A legacy forged at Cabrini

By Lori Cellucci
November 18, 2023

The Cellucci family. Photo courtesy of Lori Cellucci.
The Cellucci family. Photo courtesy of Lori Cellucci.

My family has a 60-year legacy at Cabrini. It started with my mother, Loretta Dellapia O’Fria, who attended the first graduating class of 1961. She was one of Mother Ursula’s Girls who took a chance on the newly founded Cabrini College. 

My childhood was filled with people and stories from my mom’s experience at Cabrini. My mom would get together with fellow classmates Arlene Schlamp Lynne and Anna Marie Marino.

The trio carried on and laughed about the fun they had at Cabrini and how they got one over on the sisters. They loved to talk about riding the pink school bus, rolling up their pajama bottoms and throwing on their coats over their pajamas to make it look like they were properly dressed to attend class on time. 

The one person who was always a constant and most beloved was Mother Ursula. She was always present as a guiding force and somehow always knew what they were up to regardless of whether they were students or adults raising their families. 

A generational legacy

 My mother wanted me to attend Cabrini and as any teenager I didn’t think I wanted to be like my mom.  She asked me to go with her to the Alumni Luncheon (a formal sit-down luncheon).

She planned for me to meet more of her college friends and her superpower was to have Mother Ursula talk with me the way she talked with my mom and my grandparents.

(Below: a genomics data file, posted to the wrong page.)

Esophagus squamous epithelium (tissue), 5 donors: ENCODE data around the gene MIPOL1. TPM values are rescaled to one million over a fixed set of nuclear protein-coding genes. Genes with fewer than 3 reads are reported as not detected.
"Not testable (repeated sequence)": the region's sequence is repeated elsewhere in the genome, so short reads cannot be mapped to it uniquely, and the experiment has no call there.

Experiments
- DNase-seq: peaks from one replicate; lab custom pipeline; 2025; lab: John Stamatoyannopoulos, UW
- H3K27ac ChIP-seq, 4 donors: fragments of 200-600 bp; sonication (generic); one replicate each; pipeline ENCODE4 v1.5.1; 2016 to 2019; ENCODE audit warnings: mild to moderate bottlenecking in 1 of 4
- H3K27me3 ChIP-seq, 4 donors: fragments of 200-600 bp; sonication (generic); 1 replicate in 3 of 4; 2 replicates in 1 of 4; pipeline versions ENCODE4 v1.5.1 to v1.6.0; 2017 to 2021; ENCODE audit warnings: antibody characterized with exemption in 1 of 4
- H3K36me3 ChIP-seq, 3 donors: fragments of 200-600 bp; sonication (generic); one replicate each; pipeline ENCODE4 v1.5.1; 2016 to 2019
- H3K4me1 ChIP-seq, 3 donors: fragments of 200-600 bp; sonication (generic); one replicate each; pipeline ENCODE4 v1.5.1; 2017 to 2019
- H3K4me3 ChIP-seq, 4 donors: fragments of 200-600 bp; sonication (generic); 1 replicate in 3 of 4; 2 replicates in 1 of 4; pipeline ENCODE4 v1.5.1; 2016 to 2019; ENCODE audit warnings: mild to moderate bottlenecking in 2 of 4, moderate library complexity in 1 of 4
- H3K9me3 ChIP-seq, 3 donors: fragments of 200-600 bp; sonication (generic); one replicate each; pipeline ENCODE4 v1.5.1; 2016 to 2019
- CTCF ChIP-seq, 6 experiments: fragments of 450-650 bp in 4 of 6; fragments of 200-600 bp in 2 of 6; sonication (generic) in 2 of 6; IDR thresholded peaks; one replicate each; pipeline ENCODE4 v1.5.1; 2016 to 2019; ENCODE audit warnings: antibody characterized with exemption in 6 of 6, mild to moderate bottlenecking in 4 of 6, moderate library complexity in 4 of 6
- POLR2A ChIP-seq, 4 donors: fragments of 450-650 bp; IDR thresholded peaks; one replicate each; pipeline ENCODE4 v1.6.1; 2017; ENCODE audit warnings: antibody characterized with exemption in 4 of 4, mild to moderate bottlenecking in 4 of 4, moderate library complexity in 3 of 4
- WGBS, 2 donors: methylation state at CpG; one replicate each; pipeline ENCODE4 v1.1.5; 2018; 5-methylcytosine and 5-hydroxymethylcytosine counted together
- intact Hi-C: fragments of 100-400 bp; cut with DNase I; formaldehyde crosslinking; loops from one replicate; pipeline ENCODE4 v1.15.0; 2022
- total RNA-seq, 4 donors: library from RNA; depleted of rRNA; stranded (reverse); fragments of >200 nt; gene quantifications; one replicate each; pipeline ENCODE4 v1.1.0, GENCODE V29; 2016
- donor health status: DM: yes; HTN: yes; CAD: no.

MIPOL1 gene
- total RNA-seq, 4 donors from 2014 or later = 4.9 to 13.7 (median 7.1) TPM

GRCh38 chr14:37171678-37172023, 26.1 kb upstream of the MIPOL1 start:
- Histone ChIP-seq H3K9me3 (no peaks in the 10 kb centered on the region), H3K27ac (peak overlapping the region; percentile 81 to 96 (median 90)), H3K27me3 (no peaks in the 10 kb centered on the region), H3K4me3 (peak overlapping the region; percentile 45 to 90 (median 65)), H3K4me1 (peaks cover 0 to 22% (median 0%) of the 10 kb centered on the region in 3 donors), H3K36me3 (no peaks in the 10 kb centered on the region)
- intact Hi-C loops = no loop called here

Turning onto the driveway from King of Prussia Road was breathtaking. Mother Ursula welcomed me and asked me to give Cabrini a chance. She was excited to see a second generation. I graduated in 1987 with a B.S in biology.

 In 2018, the third generation of my family entered Cabrini. My daughter, Gabrielle Cellucci, graduated in 2022 with a B.A. in digital communication and social media. Because she was a third-generation student, when we moved her in freshman year, there was a large welcome basket waiting for her; she felt like a rock star.

But Gabrielle’s time at Cabrini was different than mine or her grandmother’s. Her studies were interrupted by COVID-19 and her classes were held online. One thing that remained the same was Gabrielle wanting to return to campus once classes were held in person again.   

 There is something about Cabrini’s campus that makes you want to be there. Perhaps that is why Villanova wanted to buy it. My heart is broken that Cabrini will no longer belong to us but I am also angry. 

We need answers 

The Board of Trustees and previous two presidents need to explain how they could so carelessly ruin our beloved institution and spend money like drunken sailors. For many alumni, the biggest mistake was changing the name from Cabrini College to Cabrini University. Was being president of Cabrini or a member of the Board of Trustees a practice run for future positions in their careers?